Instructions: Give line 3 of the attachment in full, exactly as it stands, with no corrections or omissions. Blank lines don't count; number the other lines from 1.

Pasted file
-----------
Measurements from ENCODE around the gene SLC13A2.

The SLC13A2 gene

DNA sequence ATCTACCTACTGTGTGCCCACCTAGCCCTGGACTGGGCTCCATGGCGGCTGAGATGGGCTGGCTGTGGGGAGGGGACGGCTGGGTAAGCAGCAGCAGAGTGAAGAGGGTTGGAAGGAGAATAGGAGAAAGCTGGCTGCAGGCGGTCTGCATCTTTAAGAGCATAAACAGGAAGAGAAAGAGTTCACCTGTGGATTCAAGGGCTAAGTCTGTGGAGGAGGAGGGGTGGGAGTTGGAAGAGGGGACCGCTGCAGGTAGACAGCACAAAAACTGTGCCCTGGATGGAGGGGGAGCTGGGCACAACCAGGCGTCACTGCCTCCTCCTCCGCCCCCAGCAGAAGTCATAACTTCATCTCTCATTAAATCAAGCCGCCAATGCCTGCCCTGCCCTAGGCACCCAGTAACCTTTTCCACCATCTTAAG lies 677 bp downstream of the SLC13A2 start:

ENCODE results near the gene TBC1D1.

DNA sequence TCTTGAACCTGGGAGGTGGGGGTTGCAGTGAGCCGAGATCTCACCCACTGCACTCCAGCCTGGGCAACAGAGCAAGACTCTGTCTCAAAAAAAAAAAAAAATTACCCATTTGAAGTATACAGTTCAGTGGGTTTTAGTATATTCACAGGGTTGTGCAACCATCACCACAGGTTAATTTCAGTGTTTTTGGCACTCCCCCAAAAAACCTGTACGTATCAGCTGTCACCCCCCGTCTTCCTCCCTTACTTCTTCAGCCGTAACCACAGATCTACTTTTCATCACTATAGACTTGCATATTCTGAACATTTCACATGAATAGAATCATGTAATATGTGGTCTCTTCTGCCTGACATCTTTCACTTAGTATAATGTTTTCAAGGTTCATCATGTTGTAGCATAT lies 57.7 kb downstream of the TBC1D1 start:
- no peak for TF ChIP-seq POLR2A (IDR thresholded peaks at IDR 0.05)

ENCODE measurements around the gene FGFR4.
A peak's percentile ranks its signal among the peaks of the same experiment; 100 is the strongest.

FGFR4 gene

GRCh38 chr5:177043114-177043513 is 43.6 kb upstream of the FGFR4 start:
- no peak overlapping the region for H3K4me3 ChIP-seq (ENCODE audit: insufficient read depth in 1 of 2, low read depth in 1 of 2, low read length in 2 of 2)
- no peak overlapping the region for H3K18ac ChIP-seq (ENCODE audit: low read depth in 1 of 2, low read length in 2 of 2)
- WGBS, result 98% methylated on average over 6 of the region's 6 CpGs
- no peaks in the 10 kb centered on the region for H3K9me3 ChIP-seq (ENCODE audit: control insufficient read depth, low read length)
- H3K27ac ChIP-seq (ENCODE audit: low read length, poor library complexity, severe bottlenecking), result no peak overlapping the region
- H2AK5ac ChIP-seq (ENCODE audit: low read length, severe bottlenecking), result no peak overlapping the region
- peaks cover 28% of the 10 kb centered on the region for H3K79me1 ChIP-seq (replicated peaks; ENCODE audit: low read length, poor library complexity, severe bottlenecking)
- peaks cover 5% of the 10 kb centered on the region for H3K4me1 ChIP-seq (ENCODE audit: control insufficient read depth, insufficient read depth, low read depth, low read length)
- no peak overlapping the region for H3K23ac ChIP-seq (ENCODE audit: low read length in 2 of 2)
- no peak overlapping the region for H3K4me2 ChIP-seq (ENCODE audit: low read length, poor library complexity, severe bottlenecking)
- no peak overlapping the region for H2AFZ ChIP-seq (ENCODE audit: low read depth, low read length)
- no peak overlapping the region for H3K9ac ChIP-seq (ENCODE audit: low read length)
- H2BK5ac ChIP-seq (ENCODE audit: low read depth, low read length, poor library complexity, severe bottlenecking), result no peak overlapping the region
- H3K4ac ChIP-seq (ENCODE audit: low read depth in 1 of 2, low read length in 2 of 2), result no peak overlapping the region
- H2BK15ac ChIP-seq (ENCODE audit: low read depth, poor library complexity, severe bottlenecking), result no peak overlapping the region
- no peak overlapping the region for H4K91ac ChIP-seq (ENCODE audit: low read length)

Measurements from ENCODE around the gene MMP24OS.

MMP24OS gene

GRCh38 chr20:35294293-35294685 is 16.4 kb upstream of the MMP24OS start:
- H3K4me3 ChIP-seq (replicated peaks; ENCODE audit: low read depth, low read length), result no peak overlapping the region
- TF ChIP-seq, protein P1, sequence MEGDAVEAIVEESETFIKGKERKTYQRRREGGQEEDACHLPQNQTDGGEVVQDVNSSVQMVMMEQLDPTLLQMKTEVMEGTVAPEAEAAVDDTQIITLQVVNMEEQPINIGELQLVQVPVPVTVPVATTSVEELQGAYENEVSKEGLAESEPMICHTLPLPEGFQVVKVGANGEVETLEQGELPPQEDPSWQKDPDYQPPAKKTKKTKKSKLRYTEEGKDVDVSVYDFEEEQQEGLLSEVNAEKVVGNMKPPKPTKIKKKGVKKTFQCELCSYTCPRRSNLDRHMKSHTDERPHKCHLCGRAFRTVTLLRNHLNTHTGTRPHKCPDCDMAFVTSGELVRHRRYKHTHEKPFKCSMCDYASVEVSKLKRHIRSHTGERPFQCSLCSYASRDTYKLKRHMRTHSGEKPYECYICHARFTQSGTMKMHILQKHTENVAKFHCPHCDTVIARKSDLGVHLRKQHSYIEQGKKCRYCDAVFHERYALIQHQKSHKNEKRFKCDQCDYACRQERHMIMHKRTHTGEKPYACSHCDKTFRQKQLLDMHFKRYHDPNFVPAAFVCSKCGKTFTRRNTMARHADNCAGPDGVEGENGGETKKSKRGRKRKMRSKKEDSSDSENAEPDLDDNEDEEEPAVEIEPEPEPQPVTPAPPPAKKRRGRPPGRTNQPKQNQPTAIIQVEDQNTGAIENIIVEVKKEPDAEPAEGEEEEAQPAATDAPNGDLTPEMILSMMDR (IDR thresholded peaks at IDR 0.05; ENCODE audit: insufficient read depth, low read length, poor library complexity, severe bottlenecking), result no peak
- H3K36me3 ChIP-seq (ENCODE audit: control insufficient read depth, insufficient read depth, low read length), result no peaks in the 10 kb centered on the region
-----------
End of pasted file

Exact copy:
DNA sequence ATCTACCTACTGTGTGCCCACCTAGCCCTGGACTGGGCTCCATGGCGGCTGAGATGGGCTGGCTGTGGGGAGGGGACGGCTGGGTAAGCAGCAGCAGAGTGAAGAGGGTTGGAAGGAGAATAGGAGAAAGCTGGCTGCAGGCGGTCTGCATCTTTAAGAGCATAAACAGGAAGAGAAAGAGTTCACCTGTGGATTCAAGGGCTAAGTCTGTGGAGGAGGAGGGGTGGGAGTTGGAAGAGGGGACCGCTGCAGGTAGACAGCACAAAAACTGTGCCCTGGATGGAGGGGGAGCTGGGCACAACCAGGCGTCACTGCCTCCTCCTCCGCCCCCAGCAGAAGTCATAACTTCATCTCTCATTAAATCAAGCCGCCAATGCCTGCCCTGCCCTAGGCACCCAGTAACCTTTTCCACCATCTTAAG lies 677 bp downstream of the SLC13A2 start: